The British Council will expand its operations in China and scholarships for Chinese students to go to the UK will not be cut down despite the tough time in 2009 due to the economic downturn, said Martin Davidson, Chief Executive of the organization on Jan. 20 during his visit to China.
While in most other countries the British Council tends to choose to promote only a part of their programs, when it comes to China the institution aims at implementing a full range of their projects. "To the UK, very few countries have the same importance that China has," Mr. Davidson said.
Believing that a better cultural relationship can strengthen the political, economic and trade relations, Mr. Davidson is determined to expand the operations in 2009, particularly in China. The British government has reduced the number of scholarships for some countries, but it has not done so for China.
Statistics from the British Council show that in 2008 about 35,000 Chinese students applied for studying in the UK, up by 28 percent compared to 2007. Some 27,000 of them obtained their visas.
Mr. Davidson said that his institution would not only promote the understanding of the UK among Chinese people, but also help British young people know more about China. He believes that education and policy dialogues are the most important way to achieve a two-way understanding.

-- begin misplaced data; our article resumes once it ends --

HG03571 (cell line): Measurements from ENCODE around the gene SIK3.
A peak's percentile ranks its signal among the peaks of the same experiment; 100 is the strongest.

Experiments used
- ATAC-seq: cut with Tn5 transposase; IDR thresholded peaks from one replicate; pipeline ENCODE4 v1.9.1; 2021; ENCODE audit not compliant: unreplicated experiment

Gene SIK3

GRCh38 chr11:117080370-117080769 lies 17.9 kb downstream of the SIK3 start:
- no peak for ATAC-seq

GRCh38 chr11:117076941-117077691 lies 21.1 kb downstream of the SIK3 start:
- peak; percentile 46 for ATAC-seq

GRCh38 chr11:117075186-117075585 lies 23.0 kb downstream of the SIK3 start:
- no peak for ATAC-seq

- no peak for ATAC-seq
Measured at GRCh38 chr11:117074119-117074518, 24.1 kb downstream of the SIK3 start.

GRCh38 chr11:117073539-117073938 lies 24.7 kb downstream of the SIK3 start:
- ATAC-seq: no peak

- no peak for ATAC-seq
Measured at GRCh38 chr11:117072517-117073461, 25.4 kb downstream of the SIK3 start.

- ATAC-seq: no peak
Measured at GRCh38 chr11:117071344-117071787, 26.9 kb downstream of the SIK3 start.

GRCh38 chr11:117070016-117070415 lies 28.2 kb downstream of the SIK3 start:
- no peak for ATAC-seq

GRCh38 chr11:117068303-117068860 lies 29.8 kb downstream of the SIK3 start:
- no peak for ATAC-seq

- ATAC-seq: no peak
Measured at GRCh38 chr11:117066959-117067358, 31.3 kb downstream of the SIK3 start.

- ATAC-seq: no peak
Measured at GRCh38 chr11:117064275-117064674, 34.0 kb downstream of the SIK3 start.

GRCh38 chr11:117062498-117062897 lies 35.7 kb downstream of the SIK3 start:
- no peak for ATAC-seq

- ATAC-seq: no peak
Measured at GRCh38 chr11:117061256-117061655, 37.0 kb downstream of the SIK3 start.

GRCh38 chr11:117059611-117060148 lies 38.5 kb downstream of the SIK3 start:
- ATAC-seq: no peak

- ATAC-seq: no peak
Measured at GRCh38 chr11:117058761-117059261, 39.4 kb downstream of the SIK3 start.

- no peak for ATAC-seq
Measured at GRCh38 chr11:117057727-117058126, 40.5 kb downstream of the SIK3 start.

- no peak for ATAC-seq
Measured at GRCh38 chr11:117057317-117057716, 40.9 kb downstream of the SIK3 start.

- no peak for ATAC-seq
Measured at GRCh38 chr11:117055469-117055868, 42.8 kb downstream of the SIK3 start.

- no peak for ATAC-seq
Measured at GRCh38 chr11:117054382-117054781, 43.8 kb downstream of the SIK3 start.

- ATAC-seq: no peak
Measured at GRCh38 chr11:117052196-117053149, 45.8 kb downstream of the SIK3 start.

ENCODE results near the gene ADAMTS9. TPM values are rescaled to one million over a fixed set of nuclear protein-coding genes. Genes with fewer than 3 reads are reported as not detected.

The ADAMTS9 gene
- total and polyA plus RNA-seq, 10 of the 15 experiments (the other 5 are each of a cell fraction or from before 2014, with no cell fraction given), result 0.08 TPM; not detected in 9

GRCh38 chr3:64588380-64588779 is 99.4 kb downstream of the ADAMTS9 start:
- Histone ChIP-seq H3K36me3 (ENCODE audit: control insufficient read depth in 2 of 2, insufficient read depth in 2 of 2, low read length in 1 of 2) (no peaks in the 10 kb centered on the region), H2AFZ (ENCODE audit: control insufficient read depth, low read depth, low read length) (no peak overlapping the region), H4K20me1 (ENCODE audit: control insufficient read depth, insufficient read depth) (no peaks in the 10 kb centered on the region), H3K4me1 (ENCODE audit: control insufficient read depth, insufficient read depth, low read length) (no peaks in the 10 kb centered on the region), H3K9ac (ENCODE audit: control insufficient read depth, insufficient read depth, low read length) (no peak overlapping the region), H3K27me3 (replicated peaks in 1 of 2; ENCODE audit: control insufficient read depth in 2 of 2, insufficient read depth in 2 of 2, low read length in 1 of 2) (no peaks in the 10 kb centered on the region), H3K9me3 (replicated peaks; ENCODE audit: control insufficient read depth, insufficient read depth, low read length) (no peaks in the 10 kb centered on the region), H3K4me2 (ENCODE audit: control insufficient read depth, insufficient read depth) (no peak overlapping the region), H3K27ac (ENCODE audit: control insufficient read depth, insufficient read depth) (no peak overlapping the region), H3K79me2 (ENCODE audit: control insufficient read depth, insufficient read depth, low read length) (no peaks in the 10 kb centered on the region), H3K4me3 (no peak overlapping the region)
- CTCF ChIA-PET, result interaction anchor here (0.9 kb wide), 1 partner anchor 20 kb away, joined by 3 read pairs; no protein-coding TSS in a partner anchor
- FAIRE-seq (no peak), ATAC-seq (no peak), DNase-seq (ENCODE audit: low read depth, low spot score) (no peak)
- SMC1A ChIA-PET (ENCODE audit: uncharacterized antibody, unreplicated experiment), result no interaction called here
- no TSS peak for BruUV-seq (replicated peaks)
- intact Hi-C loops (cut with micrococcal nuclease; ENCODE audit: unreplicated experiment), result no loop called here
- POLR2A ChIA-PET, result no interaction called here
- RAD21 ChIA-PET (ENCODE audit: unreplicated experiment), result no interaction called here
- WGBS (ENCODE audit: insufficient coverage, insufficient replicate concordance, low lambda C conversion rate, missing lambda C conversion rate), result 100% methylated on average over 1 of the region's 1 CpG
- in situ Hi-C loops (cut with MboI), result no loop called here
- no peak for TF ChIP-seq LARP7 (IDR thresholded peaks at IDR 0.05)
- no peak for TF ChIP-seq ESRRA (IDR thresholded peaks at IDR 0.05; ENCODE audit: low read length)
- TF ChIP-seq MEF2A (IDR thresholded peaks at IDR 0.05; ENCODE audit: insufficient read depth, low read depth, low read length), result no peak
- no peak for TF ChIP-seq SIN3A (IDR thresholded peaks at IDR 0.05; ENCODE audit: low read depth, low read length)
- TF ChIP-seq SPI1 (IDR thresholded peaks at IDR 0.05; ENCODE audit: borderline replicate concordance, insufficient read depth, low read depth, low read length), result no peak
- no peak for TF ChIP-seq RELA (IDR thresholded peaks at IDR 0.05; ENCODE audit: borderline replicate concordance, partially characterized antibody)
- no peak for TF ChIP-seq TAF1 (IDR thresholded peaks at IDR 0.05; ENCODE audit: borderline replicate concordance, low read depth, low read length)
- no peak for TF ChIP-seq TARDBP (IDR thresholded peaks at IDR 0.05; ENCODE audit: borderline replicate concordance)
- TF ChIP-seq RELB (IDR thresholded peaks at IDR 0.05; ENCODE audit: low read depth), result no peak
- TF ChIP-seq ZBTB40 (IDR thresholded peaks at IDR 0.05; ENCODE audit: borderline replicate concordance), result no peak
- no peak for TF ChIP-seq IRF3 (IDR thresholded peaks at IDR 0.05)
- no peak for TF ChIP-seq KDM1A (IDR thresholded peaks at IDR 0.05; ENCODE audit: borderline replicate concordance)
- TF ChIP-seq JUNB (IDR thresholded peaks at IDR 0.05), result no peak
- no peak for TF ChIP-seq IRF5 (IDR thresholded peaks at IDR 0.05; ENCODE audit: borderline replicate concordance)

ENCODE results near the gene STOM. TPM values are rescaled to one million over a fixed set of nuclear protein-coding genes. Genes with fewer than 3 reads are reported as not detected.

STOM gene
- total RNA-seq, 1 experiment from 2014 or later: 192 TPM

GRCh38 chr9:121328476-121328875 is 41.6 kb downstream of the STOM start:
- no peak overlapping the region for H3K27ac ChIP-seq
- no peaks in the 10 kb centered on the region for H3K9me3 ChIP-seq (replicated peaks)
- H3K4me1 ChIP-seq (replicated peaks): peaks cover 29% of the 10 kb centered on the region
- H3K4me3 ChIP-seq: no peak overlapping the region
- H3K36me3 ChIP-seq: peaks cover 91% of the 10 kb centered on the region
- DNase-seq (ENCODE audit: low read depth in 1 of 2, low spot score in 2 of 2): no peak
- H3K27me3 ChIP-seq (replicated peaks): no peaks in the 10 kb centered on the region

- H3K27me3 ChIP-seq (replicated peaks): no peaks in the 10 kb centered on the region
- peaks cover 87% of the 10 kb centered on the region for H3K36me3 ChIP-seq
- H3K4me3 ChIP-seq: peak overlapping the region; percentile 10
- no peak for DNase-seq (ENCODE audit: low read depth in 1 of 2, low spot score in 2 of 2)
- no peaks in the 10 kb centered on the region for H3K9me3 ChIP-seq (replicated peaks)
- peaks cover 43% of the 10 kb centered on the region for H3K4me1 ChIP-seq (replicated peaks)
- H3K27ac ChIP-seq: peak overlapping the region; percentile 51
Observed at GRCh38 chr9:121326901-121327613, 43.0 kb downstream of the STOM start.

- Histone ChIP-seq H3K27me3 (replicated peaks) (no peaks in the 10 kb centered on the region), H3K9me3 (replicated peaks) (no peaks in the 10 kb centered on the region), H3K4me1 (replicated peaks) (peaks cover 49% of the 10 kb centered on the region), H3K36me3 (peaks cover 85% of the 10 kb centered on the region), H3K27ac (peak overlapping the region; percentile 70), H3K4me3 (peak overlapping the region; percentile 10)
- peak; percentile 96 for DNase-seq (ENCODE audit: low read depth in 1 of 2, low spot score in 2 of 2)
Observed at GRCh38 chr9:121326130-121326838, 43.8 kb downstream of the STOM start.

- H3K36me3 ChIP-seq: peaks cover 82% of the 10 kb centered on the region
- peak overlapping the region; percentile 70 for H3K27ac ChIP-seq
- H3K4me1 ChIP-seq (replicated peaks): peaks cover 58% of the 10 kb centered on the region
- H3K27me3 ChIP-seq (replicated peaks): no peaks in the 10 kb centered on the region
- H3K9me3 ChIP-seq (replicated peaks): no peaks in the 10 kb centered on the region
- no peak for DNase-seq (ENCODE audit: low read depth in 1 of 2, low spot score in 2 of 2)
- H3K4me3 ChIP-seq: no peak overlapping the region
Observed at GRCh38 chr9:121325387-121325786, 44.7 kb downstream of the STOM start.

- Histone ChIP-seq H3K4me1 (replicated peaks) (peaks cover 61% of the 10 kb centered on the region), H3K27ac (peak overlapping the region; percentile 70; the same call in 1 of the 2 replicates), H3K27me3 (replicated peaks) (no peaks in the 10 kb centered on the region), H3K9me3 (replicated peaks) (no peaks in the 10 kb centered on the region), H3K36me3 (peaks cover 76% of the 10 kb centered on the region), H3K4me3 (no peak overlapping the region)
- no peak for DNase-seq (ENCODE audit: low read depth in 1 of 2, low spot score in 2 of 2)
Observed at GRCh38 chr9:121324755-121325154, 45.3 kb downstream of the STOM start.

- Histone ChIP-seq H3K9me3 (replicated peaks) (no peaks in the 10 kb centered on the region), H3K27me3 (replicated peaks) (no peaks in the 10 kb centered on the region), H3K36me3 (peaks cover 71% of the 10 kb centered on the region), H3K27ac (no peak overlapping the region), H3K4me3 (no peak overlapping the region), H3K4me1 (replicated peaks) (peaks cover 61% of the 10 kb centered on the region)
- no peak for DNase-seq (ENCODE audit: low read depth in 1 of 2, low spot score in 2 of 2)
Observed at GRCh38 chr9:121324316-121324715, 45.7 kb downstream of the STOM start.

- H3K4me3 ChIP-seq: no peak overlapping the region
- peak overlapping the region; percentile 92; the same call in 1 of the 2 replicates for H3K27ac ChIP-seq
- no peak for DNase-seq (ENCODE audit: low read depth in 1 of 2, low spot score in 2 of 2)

More than 500 schools in the UK are teaching Chinese now, compared to zero five years ago. More Confucius Institutions opened in the UK recently. The British Council is bringing about 1,000 students to a summer camp in Shanghai in order to learn more about China.
In addition, forty school districts in the UK have built contacts with school districts in China. The British Council has the plan to make every school in the UK establish international links with overseas schools by 2013 and a large proportion of those links will be with China. So far 544 British schools have built a partnership with schools in China.
New technologies are used in promoting English studies in China. "English Online", an online program sponsored by the British Council helping Chinese students study English, was launched in Oct. 2007 and, at the end of 2008, it counted 100,000 registered users. In cooperation with Nokia, the UK institution will also help rural students study English.
In 2008, more than 265,000 people participated in the IELTS test in China, an increase by 32 percent compared to 2007.
However, Mr. Davidson recognized that it is difficult for Chinese people to distinguish the British from the American culture and that this is a challenge for their work in China. He hopes to work with influential Chinese and to strengthen links between the creativity industries of the two countries.
But he does not think the competition would lead to more cultural relations with one country and less with another. "The better and the more people have the opportunity to understand each other, the better the trust will be and the better the relationship will be," he said.
By People's Daily Online